Incidents

Live Twitter XSS

It’s one of these days where I just had one of these “Oh no…” moments when I logged into my Twitter account and suddenly a message box with my cookie popped up.

Apparently, there is an actively exploited XSS vulnerability on Twitter. From my first preliminary analysis, you’ll have to hover over a link to activate it and so far I have just seen some proof of concepts from people I follow. However, this vulnerability looks at least semi-wormable, so better turn JavaScript off on Twitter for now!

Update (14:05 CEST): This vulnerability is confirmed to be exploitable with no user interaction automatically. Turn off JavaScript for Twitter!

Update 2 (14:13 CEST): It is possible to load secondary JavaScript from an external URL with no user interaction, which makes this definitely wormable and dangerous.

Update 3 (14:24 CEST): Worm code for this vulnerability has been posted on IRC, making the rounds.

Update 4 (14:36 CEST): Worm is live already…

Update 5 (14:59 CEST): It appears Twitter now properly escapes links, that specific vulnerability seems closed.

Update on Infection Rates (posted by Costin): During the peak of the infection, we noticed roughly 100 posts per second which seemed to be related to the exploit. Thanks to Paul Roberts who pointed out a simple way of looking at the outbreak using Twitscoop:

The graph suggests 93 posts per second, which is not far from the peak we observed.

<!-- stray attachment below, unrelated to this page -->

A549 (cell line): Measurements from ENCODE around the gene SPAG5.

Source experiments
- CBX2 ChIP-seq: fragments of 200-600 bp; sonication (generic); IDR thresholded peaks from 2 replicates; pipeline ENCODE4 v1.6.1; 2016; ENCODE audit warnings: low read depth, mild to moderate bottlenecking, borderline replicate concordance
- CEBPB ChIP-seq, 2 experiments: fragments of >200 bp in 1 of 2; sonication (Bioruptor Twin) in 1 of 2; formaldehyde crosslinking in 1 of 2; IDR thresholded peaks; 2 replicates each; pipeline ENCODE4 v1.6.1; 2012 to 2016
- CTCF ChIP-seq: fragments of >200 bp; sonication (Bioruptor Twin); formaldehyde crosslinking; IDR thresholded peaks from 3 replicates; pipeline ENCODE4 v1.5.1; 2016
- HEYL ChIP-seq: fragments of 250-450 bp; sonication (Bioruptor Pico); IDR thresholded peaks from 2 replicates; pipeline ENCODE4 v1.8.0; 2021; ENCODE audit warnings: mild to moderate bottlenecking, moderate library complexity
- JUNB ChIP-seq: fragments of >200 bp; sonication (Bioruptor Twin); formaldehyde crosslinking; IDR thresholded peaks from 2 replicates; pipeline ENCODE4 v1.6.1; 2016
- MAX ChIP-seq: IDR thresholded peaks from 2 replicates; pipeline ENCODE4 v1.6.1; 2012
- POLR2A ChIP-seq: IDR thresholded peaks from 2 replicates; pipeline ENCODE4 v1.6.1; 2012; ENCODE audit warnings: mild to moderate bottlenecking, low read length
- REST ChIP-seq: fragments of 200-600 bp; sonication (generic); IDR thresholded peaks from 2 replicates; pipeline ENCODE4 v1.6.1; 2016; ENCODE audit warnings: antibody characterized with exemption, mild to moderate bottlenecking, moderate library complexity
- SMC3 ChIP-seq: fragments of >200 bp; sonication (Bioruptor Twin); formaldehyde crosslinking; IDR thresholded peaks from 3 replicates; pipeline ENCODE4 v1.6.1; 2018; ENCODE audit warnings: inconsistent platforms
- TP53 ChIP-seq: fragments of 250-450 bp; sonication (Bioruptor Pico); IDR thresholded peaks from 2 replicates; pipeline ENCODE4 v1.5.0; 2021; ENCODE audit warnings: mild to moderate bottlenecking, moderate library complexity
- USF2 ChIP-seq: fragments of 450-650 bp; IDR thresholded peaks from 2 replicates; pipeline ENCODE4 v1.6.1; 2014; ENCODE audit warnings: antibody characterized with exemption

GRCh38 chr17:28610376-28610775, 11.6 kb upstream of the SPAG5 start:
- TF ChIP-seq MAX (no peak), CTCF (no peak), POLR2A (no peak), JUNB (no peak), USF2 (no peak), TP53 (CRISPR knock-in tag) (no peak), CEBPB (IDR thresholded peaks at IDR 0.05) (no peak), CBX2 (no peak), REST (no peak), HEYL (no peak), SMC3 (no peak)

Although accurate numbers are hard to extrapolate from the existing data, the total number of malicious posts could have easily exceeded half a million.

Live Twitter XSS

Your email address will not be published. Required fields are marked *

 

Reports

Lazarus targets defense industry with ThreatNeedle

In mid-2020, we realized that Lazarus was launching attacks on the defense industry using the ThreatNeedle cluster, an advanced malware cluster of Manuscrypt (a.k.a. NukeSped). While investigating this activity, we were able to observe the complete life cycle of an attack, uncovering more technical details and links to the group’s other campaigns.

Sunburst backdoor – code overlaps with Kazuar

While looking at the Sunburst backdoor, we discovered several features that overlap with a previously identified backdoor known as Kazuar. Our observations shows that Kazuar was used together with Turla tools during multiple breaches in past years.

Lazarus covets COVID-19-related intelligence

As the COVID-19 crisis grinds on, some threat actors are trying to speed up vaccine development by any means available. We have found evidence that the Lazarus group is going after intelligence that could help these efforts by attacking entities related to COVID-19 research.

Sunburst: connecting the dots in the DNS requests

We matched private and public DNS data for the SUNBURST-malware root C2 domain with the CNAME records, to identify who was targeted for further exploitation. In total, we analyzed 1722 DNS records, leading to 1026 unique target name parts and 964 unique UIDs.

Subscribe to our weekly e-mails

The hottest research right in your inbox